Is the Simplicity of the Evidence Pyramid Actually Detrimental for Understanding Evidence?
Annette O'ConnorBVSc, MVSc, DVSc, FANZCVS1
1Iowa State University, College of Veterinary Medicine, Iowa City, IA 52242, USA
*Corresponding Author (firstname.lastname@example.org)
Vol 2, Issue 1 (2017)
Published: 16 Feb 2019
The evidence pyramid for assessing the efficacy of interventions under real world conditions has been used in various forms for many years, and to a lesser extent the pyramid has been used for assessing evidence for disease risk factors. While acknowledging minor differences, many pyramids list the following information sources for interventions in decreasing order of “validity”: systematic review and meta-analysis of randomised control trials, randomised controlled trials, cohort studies, case control studies, case series and case reports.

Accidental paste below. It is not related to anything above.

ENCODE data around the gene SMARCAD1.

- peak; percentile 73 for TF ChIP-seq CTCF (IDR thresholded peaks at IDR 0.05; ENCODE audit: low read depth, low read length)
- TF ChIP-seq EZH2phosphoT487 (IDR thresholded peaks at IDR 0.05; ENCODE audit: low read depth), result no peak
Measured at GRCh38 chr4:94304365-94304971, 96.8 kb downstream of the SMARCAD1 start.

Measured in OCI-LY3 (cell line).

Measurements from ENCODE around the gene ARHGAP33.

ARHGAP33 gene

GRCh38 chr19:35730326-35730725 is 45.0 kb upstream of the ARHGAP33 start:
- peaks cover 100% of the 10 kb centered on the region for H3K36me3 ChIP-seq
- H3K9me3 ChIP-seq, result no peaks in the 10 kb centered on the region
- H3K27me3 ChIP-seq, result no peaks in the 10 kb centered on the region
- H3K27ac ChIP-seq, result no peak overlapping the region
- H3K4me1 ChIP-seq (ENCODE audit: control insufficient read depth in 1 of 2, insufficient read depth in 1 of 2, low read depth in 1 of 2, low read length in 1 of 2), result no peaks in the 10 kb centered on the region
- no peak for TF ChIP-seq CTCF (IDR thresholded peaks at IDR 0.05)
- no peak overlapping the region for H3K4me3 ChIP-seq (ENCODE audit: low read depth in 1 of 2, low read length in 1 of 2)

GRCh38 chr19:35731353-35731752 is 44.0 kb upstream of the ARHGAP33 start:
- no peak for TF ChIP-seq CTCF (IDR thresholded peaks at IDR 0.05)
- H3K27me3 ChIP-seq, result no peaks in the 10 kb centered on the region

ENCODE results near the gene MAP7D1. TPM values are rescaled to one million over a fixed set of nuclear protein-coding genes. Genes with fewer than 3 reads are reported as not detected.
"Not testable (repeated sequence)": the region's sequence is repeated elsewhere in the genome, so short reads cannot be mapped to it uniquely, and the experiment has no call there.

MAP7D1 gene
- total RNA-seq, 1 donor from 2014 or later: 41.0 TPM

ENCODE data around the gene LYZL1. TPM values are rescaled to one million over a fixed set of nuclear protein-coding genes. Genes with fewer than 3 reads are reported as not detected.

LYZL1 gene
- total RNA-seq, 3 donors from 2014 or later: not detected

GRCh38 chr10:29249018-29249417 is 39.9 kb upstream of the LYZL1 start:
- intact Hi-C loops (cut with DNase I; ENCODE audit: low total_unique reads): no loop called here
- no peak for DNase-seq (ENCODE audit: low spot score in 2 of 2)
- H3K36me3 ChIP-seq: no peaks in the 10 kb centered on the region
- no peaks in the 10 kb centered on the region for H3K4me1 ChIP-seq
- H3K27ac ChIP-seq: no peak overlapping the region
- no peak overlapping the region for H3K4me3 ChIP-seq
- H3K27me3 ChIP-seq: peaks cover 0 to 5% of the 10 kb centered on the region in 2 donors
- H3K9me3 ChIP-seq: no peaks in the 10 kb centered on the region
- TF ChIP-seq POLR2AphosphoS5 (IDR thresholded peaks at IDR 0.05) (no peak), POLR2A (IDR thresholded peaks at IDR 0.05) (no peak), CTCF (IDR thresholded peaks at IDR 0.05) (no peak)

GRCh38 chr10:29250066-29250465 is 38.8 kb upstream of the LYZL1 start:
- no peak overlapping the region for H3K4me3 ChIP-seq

In this presentation Annette discusses the validity of the evidence pyramid on the interpretation of evidence from primary research. She proposes a new way to think about evidence from primary studies using the framework for classifying epidemiologic studies proposed by Pearce (2012) based on incident and prevalent cases. This would also result in a rethinking of the current evidence pyramid.
Find out more about Annette.